by Nancy Bestor
At times when you’re on the road, you find great help in the most unlikely places. Once when Bob and I were traveling across the country in a Volkswagen bus, we found it at an auto repair shop near Taos, but really it was in the middle of nowhere. We were having serious problems with our van, and the mechanic needed to order a part to fix it. There were no motels nearby, and he kindly let us camp on his property, and use the restroom in his shop during the night.
On another trip, Bob and I were returning from Mt. Shasta to Ashland after midnight when our car (a different car than the Volkswagen bus, but just as unreliable) broke down on the side of I-5. We were nowhere near a freeway off-ramp, it was before the days of cellphones, and I was five months pregnant. While I sat in the car, Bob stood on the side of the highway, trying to flag down one of the few cars on the road. Fortunately a van stopped, and it was full of band members on their way to a gig in Eugene. We sat on the floor of the van, amongst guitar cases and amplifiers, grateful that a band we had never heard of was willing to give two strangers a ride in the middle of the night.
On a recent trip to Japan, my salvation came in the form of 7-11. I’ve always liked 7-11. Their Coca Cola slurpee is one of the most delicious things to drink on a hot summer day. And when you’re in need of what my youngest would call a little “something something,” also known as a treat, 7-11 has options galore. What I didn’t know is that in Japan, 7-11’s also have easily accessible, spic and span restrooms.
My stomach doesn’t always agree with me. For as long as I can remember, there are times when it declares that it has had enough with whatever I’ve been putting into it. And right then and there, with precious little warning, it decides to rebel. And when it rebels……well, I think you get the idea. When Bob and I were walking in a suburban Tokyo neighborhood earlier this year, with no bathroom in site, my stomach let out a few warning rumbles. Looking everywhere for a bathroom, my stomach quickly let me know I would have to find relief soon, very soon. We stopped in at a museum/historical site and communicated that we needed a bathroom. The kind man at the site gestured that they didn’t have one, but he pointed us around the corner, and as near as we could tell, his words were “7-11.”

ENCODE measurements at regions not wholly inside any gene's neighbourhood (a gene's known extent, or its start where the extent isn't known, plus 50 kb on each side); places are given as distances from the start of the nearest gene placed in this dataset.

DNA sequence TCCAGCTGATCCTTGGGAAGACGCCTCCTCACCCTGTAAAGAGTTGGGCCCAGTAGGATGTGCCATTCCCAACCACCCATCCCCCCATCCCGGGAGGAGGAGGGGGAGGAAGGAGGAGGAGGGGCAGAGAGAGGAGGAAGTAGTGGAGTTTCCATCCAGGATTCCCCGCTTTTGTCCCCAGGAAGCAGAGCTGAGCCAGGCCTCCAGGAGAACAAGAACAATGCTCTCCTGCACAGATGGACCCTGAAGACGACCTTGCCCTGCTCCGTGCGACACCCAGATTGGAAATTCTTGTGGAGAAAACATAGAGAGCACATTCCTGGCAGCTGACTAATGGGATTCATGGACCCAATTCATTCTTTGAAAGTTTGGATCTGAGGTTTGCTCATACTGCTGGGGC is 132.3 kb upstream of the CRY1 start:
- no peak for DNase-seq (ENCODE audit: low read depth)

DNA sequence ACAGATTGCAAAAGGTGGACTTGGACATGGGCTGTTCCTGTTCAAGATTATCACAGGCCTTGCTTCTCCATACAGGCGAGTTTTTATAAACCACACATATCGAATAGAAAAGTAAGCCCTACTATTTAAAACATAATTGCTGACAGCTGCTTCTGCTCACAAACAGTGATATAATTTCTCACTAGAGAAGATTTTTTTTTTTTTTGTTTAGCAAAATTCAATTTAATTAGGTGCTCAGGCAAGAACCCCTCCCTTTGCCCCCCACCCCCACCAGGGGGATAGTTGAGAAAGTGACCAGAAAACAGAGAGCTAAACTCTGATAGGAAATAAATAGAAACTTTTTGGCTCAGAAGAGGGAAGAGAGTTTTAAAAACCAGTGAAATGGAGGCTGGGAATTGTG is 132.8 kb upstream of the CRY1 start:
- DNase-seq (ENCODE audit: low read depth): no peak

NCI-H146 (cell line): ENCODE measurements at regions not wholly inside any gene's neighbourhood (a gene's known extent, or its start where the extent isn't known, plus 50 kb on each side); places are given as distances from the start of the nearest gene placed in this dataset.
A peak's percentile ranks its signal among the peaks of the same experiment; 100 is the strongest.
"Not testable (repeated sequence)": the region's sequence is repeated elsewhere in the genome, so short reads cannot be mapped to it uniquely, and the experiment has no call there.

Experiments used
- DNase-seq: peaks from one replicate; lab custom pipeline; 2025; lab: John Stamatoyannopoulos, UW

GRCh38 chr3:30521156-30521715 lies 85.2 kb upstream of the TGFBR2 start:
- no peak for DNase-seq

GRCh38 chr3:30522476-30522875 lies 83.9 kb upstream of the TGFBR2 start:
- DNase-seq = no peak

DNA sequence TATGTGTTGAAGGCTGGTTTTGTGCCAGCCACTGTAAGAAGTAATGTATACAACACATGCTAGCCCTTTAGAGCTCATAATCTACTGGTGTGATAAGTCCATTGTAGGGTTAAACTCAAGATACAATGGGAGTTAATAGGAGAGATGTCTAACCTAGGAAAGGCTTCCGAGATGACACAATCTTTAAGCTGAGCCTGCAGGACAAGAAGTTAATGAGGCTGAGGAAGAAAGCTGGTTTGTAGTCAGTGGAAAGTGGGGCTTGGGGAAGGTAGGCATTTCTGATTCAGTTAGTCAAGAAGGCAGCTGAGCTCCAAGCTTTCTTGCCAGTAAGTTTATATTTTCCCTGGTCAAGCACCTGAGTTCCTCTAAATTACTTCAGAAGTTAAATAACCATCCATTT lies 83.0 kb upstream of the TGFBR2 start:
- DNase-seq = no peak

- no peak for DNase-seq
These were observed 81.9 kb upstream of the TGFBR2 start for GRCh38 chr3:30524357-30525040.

Not sure that we heard him right, but in desperation, we rushed around the corner and sure enough, saw the familiar sign ahead. 7-11 did indeed do me right that day, providing a much needed (which is a major understatement) public restroom that was spotlessly clean and thankfully empty.
This occurred early in our trip, and from then on, every time we happened upon a 7-11, we would remark “oh thank heaven,” and also use their public restroom. But Japan’s 7-11’s answered other important needs for us too. 7-11 ATM’s seemed to be the only ATM’s that reliably accepted our debit cards to give us yen. Oh, thank heaven. We also bought delicious steamed buns and other surprisingly VERY good Japanese food at 7-11. And I’m not talking about hot dogs that have been rolling around on a warmer for hours and hours. Oh, thank heaven. 7-11 also became our go-to spot for clothing items—Bob bought “the best beanie he owns” for the cold winter weather, and Liz bought a very nice head scarf/ear warmer. Japan’s 7-11’s seem to sell just about everything, including every imaginable size and color of masks for those who don’t want to expose themselves to germs.’
While there are no Slurpee’s at Japanese 7-11’s, there are things far better. A slurpee is delicious and all, but I think we can all agree that a clean bathroom in times of stomach desperation is like manna. Oh, thank heaven.